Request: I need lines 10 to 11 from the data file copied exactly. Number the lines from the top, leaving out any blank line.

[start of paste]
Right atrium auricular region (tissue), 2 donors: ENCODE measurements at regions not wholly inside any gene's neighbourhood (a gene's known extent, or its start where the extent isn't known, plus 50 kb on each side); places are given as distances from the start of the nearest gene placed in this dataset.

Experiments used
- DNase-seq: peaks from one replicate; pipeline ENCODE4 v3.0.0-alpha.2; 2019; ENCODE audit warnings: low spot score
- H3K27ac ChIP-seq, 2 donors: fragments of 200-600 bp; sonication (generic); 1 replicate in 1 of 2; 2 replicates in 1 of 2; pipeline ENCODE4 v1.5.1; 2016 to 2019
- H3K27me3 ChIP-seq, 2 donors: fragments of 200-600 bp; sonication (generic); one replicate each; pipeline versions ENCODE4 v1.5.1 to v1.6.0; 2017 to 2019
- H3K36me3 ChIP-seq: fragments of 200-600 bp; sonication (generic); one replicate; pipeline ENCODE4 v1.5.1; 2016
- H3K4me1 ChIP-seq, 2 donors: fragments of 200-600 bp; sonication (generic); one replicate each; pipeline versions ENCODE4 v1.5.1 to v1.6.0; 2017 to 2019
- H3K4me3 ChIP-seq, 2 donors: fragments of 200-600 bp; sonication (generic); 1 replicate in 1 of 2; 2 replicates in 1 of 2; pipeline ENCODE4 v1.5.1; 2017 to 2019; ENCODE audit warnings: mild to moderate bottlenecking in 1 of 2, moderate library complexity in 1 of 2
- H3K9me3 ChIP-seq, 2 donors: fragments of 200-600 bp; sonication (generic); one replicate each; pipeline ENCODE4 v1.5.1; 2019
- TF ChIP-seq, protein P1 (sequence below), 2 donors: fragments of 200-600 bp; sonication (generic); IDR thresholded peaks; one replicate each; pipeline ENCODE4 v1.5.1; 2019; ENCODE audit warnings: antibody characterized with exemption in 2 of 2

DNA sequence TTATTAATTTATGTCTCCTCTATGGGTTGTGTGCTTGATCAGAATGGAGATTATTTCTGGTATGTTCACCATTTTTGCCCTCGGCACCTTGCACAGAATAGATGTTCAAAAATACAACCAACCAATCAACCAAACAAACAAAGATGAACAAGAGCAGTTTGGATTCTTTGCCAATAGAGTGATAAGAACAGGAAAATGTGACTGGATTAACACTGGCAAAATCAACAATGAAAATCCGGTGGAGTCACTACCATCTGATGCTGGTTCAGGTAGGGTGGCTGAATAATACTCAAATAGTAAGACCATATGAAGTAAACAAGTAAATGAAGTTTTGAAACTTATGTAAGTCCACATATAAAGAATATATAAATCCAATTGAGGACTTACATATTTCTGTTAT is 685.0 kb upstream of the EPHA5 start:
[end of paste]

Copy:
- TF ChIP-seq, protein P1 (sequence below), 2 donors: fragments of 200-600 bp; sonication (generic); IDR thresholded peaks; one replicate each; pipeline ENCODE4 v1.5.1; 2019; ENCODE audit warnings: antibody characterized with exemption in 2 of 2

DNA sequence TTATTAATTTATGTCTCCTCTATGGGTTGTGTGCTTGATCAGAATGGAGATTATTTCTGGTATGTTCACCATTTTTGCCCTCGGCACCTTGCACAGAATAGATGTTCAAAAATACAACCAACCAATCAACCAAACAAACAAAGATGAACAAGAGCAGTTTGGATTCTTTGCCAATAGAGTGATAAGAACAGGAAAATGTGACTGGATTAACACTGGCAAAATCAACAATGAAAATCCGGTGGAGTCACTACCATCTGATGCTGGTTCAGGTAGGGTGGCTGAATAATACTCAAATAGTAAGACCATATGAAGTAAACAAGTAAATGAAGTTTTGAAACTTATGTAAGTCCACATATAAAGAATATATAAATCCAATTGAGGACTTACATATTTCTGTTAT is 685.0 kb upstream of the EPHA5 start: